Up until Dominica’s accession to the court on March 6 as its final appellate court replacing the Judicial Committee of the Privy Council, only three of the 12 independent Commonwealth countries joined the CCJ in its appellate jurisdiction.
Those countries are: Barbados, Guyana and Belize. Prime Minister Anthony has indicated that his government is not now far behind Dominica.
Other governments in the sub-regional grouping, the Organisation of Eastern Caribbean States (OECS), have stated that as soon as they overcome a constitutional requirement for a referendum on the question, they too will do so. But, they have been tardy in moving.
Referenda, it is feared, become entangled with political matters beyond the question put to the electorate. In the case of Jamaica and T&T—two of the biggest countries in Caricom—the debate over using the CCJ in its appellate jurisdiction for all criminal and civil matters has been reduced to immature and obtuse considerations such as the nationality of judges, and, sadly, even the need for ethnic balance.
These debates damage the Caribbean’s standing in the international community and they impede the process by which regional institutions could be embraced by the Caribbean people as symbols of their ideals and deliverers of their aspirations. The CCJ was always intended to be an independent judicial body served by the best judicial officers available from throughout the region.
There was never any consideration that employment of the best judicial brains should be subject to national and ethnic considerations. Were such considerations to become part of the criteria for selecting the Judges of the CCJ, it is the Caribbean people that would be short-changed.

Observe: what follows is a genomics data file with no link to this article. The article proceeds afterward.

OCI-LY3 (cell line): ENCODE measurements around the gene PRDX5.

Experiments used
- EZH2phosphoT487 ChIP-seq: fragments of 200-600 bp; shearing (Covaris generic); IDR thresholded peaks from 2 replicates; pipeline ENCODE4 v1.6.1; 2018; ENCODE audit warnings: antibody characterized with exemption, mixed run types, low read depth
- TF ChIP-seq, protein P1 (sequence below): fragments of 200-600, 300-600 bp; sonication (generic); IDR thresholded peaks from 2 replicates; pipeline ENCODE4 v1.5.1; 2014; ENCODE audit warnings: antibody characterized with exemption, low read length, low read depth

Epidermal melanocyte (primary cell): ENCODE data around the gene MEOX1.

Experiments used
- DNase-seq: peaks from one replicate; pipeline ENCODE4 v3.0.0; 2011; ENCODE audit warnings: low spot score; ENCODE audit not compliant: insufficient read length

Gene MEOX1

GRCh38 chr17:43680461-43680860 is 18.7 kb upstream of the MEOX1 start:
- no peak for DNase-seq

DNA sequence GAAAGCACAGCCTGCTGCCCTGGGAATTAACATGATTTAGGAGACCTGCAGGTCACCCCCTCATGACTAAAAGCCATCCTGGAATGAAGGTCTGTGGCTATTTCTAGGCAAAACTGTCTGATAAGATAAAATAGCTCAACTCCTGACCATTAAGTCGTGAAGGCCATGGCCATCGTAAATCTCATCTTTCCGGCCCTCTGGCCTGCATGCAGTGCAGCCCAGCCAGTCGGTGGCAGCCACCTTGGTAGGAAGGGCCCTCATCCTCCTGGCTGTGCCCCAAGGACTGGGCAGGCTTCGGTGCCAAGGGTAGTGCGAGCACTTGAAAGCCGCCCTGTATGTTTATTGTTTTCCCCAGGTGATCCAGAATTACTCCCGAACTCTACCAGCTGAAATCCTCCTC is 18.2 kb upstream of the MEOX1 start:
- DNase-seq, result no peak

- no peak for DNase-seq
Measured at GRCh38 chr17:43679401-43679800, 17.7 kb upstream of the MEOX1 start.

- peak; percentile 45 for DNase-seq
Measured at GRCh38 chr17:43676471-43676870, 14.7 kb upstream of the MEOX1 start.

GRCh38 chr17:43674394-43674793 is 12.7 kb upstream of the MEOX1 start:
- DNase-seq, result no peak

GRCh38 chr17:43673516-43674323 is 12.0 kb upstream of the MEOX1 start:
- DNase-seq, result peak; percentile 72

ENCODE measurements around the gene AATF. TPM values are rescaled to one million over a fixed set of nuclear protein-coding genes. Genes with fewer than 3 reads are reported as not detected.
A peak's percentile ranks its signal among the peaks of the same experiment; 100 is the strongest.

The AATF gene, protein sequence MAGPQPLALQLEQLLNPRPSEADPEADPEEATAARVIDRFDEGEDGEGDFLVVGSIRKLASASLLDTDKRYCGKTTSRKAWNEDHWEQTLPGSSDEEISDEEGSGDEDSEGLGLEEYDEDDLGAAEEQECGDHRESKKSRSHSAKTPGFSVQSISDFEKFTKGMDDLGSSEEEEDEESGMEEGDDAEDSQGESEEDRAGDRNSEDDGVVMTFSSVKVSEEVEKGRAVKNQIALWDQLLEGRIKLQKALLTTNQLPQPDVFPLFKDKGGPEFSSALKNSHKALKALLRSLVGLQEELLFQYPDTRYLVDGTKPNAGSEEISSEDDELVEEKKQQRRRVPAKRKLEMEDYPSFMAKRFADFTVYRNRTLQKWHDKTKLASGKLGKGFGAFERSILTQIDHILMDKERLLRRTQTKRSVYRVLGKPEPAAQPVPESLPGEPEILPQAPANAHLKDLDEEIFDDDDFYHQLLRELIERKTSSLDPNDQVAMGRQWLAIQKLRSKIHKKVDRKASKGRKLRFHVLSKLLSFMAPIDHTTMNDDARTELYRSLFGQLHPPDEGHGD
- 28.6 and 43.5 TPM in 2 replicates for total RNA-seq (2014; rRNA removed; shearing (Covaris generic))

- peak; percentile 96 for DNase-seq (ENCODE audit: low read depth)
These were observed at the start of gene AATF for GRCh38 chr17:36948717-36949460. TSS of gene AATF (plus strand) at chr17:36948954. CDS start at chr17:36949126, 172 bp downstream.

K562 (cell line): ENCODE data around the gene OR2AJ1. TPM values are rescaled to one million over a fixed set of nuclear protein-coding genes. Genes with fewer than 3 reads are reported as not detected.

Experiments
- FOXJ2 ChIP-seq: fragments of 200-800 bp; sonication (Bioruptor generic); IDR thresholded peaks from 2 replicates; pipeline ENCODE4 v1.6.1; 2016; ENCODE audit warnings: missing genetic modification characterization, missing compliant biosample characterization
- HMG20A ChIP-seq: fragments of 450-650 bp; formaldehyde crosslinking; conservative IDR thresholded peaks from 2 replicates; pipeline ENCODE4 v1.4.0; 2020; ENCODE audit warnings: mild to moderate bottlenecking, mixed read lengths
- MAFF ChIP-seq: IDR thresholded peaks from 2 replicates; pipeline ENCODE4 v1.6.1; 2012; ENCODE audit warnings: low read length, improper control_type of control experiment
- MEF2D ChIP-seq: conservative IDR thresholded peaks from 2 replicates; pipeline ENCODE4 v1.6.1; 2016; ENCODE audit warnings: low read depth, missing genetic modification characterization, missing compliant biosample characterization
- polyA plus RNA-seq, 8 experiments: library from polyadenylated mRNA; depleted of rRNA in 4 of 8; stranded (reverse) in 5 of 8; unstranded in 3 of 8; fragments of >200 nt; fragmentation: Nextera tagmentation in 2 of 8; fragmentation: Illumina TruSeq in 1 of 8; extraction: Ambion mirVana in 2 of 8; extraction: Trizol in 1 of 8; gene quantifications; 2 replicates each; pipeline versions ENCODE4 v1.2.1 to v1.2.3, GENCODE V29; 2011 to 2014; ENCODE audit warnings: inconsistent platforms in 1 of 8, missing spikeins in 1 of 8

For decades, the people and governments of Caribbean countries have been colour-blind and unmindful of the nationalities of the judges of the Judicial Committee of the Privy Council; the majority of whom in the vast majority of cases are European and white. The only applicable standard is that they should be sufficiently learned and experienced to deliver justice. The same standard applies with the CCJ. It is the only requirement that should be needed of the officers of the Court.
In its original jurisdiction in matters arising under the Caricom Treaty for all member states, up to January 2015 the CCJ had delivered 16 decisions.
Except for those who were party to the cases in which the CCJ rendered its decisions, few persons were or are aware of the nature and content of those decisions. They have gone unquestioned and without controversy.
The decision that did stir debate and interest was the one given in the celebrated Shanique Myrie case because it established Caribbean “Community law” by interpreting and applying the provisions of the Caricom Treaty and decisions of its principal organ, the Heads of Government Conference. That is the very thing it is empowered to do.
In the words of Prime Minister Anthony, the CCJ “has widened and enlarged the bundle of rights of the Citizens of the Caribbean Community”. As Dominica joins as the fourth member of the court in its appellate jurisdiction and the CCJ marks its 10th anniversary, Caribbean citizens should celebrate its existence and its performance as a vital institution.
(The writer is a senior fellow at the Institute of Commonwealth Studies, University of London)